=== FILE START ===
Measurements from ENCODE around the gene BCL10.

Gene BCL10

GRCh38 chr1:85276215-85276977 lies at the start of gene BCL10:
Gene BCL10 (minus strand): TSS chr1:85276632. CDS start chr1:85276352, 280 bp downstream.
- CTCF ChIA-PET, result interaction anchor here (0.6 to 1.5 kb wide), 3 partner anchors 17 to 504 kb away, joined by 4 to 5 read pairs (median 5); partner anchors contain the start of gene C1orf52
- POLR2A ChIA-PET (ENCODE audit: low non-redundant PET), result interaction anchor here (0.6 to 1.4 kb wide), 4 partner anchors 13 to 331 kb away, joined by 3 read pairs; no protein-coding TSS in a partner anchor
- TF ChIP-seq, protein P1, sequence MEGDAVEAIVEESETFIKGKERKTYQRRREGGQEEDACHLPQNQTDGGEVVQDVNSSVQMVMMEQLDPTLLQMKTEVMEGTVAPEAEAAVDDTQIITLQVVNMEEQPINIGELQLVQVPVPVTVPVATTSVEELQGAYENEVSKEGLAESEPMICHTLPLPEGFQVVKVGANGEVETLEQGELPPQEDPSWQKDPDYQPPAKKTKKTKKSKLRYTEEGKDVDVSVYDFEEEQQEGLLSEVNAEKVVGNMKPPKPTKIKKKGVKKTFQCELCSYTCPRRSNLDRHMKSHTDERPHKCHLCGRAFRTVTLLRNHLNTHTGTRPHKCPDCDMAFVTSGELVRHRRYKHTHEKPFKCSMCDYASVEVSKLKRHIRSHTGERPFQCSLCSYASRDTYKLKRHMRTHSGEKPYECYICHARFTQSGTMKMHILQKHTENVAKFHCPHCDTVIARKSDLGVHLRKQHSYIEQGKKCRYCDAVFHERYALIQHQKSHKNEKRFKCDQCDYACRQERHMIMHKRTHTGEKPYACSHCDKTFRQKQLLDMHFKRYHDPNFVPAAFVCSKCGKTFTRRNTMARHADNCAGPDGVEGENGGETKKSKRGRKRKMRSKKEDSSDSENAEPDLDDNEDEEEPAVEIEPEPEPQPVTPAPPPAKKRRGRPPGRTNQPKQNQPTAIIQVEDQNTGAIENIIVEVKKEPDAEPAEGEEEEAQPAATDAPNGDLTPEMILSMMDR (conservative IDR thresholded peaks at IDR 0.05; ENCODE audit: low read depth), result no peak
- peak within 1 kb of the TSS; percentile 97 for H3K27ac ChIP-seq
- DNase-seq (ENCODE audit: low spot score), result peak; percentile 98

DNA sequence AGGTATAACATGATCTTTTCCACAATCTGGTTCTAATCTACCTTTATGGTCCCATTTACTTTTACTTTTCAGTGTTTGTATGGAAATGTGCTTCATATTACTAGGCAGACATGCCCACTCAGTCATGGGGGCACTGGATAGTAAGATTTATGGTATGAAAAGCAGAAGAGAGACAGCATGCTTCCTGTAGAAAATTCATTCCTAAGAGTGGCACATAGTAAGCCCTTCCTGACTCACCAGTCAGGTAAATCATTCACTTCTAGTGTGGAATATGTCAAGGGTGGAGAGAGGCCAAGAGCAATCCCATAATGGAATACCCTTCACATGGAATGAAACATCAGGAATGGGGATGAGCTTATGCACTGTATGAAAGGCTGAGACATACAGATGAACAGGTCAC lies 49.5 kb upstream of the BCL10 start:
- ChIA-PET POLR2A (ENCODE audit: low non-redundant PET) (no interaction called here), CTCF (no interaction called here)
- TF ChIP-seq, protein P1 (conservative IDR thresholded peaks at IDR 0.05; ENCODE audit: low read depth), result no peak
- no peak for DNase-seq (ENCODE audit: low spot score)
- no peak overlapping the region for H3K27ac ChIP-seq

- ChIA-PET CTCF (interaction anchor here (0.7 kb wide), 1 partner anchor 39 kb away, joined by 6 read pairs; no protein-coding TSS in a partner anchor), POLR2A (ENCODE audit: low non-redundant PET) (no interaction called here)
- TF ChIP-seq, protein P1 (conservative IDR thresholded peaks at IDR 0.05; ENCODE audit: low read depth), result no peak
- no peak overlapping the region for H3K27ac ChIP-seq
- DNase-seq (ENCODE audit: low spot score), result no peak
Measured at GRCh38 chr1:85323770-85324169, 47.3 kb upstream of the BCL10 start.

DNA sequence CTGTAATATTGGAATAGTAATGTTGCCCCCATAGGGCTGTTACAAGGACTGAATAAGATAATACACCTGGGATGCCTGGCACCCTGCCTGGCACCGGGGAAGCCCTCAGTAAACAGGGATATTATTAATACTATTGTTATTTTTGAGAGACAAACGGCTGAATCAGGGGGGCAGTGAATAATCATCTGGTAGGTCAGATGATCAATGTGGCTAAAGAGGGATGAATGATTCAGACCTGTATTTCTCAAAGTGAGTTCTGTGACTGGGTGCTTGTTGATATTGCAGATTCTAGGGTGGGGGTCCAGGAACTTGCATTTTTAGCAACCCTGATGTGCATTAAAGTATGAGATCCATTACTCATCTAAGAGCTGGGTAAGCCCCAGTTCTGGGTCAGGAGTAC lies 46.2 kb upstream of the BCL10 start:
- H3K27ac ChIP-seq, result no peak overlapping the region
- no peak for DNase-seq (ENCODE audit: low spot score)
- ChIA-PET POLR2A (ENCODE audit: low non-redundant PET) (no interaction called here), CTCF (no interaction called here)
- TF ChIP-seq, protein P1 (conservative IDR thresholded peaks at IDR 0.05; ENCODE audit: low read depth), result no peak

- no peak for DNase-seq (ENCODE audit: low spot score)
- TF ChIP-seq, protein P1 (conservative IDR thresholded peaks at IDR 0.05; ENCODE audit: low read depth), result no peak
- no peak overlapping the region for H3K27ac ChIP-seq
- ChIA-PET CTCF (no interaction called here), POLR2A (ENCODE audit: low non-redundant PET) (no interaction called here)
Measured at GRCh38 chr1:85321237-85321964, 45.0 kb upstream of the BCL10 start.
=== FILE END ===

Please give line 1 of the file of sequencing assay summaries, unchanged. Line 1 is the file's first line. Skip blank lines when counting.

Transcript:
Measurements from ENCODE around the gene BCL10.